Coffee: Love Requited

Hearing me proclaim my love for a cinnamon roll, a moon rise over the valley, morel mushrooms or the spring peeper's song, Dad used to advise, in his mild way, against using the word "love" for non-humans. Dad remains my first and best teacher on living a good life. On this one point, though, I'm still considering. Because it really does feel like love, this open-hearted rush I have toward good coffee.

Late afternoon latte at  Wild Fig Books & Coffee

Late afternoon latte at Wild Fig Books & Coffee

Michael Goodin, University of Kentucky associate professor of plant pathology, studies coffee ringspot virus, an emerging coffee enemy in Brazil. It was his focus on friends and coffee, though, that caught my attention during a talk he gave last week. "The best coffee is the one you are enjoying with friends."

Given new ways of knowing what happens in our brains when we anticipate the pleasure of particular foods and drinks, Dr. Goodin's statement makes sense to the scientific brain as well as to this layperson. I love the experience of coffee, in part, because of the host of people, places, and associations that come with that inimitable aroma and that dark, complex, bitter flavor.

  • Early childhood. Family members home for weekend visits. Coffee percolating on the wood stove for a mid-morning sit-down visit around the kitchen table. Ultra-thin slices of homemade fruitcake for the grownups—"dark or light?"—and molasses crinkles—we say "sorghum crinkles" now—for the kids. The smell of laughter and teasing, the sweetness of rest in a work-filled life.
  • Aunt Bea let her children drink coffee with milk, country café au lait. Jealousy!
  • The first real coffee-centric café I ever entered: a large, bright room in Albuquerque, New Mexico.
  • The Espresso Café, Lexington's first (premature, it turned out) coffee-and-sweets place.
  • My sister Paula's kitchen. Paula's coffee. Often in beautiful teacups with saucers. A small swirl of cream.
  • Peace Corps Philippines. Our training director's talk of coffee production in Mindanao, not my island. First knowledge of shade's importance, introduction to the differences between Arabica and Robusta.
  • Early Starbucks visits, saturating clothes, hair, book bag, and probably skin with that smell of connection, conviviality.
  • Alfalfa's 42+ years of cinnamon coffee and cinnamon decaf.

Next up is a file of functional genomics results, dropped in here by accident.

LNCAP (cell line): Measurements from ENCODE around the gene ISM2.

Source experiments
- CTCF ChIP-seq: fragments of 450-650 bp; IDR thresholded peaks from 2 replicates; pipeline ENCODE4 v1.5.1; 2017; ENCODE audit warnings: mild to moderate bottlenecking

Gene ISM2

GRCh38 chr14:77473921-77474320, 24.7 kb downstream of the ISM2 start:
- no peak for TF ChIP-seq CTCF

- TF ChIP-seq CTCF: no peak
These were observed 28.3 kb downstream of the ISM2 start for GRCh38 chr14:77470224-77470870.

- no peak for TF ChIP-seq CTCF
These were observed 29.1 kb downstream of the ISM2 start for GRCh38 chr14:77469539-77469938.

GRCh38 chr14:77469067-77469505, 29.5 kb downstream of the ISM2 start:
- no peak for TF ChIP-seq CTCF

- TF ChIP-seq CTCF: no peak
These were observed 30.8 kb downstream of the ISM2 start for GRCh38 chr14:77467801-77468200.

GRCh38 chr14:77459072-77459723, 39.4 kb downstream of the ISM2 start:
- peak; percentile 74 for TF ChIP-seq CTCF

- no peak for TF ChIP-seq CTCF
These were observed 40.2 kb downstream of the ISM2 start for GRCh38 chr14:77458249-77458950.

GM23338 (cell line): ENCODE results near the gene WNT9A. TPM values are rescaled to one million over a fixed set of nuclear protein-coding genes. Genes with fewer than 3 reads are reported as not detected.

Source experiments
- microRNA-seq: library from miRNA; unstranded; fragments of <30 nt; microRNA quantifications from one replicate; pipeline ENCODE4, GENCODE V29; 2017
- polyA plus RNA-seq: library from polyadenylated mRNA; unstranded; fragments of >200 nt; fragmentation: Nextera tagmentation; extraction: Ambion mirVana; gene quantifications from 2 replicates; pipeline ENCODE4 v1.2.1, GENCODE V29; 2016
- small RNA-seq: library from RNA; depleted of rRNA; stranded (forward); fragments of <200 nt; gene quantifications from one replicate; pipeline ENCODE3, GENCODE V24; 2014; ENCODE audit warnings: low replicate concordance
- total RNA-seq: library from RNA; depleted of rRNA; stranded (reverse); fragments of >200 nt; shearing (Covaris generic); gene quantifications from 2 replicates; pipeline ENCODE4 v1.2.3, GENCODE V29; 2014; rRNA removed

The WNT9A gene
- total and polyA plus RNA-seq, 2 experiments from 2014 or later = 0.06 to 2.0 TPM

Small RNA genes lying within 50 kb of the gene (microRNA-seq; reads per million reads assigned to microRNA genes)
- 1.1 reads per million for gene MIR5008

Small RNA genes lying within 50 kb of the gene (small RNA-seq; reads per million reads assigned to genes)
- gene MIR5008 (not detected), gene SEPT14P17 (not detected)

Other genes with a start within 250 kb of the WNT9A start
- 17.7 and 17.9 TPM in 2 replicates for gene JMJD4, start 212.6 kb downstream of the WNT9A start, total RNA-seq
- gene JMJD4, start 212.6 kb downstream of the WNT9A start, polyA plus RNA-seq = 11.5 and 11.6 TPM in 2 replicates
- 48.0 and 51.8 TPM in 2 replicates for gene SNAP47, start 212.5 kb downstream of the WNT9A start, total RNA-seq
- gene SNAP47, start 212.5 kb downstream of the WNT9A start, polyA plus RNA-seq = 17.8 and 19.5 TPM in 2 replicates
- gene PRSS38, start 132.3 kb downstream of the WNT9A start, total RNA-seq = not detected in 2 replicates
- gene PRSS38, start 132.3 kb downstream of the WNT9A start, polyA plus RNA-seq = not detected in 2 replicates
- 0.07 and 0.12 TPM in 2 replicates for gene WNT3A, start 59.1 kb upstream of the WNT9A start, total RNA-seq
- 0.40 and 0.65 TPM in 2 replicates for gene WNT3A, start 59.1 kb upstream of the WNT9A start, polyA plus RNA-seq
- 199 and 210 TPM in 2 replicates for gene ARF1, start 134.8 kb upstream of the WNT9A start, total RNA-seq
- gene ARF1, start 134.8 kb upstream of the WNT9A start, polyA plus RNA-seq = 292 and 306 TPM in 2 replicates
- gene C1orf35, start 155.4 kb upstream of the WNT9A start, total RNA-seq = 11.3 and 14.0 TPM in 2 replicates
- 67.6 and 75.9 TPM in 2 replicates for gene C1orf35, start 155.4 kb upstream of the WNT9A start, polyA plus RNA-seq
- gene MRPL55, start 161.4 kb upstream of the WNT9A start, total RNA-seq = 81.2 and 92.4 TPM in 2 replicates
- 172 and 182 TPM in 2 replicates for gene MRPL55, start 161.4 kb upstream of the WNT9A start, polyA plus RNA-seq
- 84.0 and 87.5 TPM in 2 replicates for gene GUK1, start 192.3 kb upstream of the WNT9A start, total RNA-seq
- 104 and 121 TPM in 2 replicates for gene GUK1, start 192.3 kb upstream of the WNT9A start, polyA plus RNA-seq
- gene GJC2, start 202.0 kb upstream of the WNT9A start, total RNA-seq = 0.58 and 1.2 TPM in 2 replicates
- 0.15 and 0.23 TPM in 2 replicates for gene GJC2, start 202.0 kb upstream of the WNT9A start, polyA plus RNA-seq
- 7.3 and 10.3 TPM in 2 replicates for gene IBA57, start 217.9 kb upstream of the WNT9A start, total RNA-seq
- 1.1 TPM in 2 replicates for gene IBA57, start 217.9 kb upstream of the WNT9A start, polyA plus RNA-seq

• Mark Newberry of Caffe Marco at the Lexington Farmers Market, patiently sharing a tiny percentage of all he has learned about coffee, what makes it good for growers and the earth as well as good in the cup. Mark took the challenge to make locally roasted coffee ubiquitous in central Kentucky. He and Caffe Marco are favorite Savoring Kentucky topics, a status conferred one drizzly, cold November Saturday morning in 2008, when Mark came with coffee to the Lexington Farmers Market even though it was not likely to be a big morning for customers. Growers in their chilly booths held cups of Mark's warming elixir, and Mark's presence, with the magical connection-making liquid, made the place a community. See here for a Caffe Marco description,  here for Caffe Marco as holiday fixer, and there's always more about Mark.
  • Good Foods Coop, where the coffee aisle always smells like heaven, most local roasters' products appear, and all coffees are fair trade.
  • Pat Gerhard and Third Street Stuff & Coffee: the most significant contributions—person and place—to community-building, community-sustaining, and community-visioning in my time in Lexington. "Locally roasted and Fair Trade Certified Organic, we happily do our part to serve our community and the world, one cup at a time." Yes, yes, yes.
  • Venerable coffee places like Common Grounds and Coffee Times, and a welcome sprouting of new places, including North Lime Coffee & Donuts, Wild Fig Books & Coffee, Broomwagon Coffee + Bikes Daily Offerings Coffee Roastery (gratitude for the completely delicious, completely gluten-free pastries), A Cup of Common Wealth and Southland Perk Coffee House.
  • Newer roasters, including Magic Beans and Nate's Coffee, each adding wonders to local coffee options in Lexington.

So many reasons and so many ways to love coffee, they are beyond counting. What's even better? With its caffeine boost, antioxidant contributions and other likely health benefits, coffee loves me back.

Still want more coffee?

Sponsors included in this post: Good Foods Coop and Alfalfa Restaurant. Thank you! If you like Savoring Kentucky, support our sponsors, all of whom support community and a local food economy in extraordinary ways.

Rona RobertsComment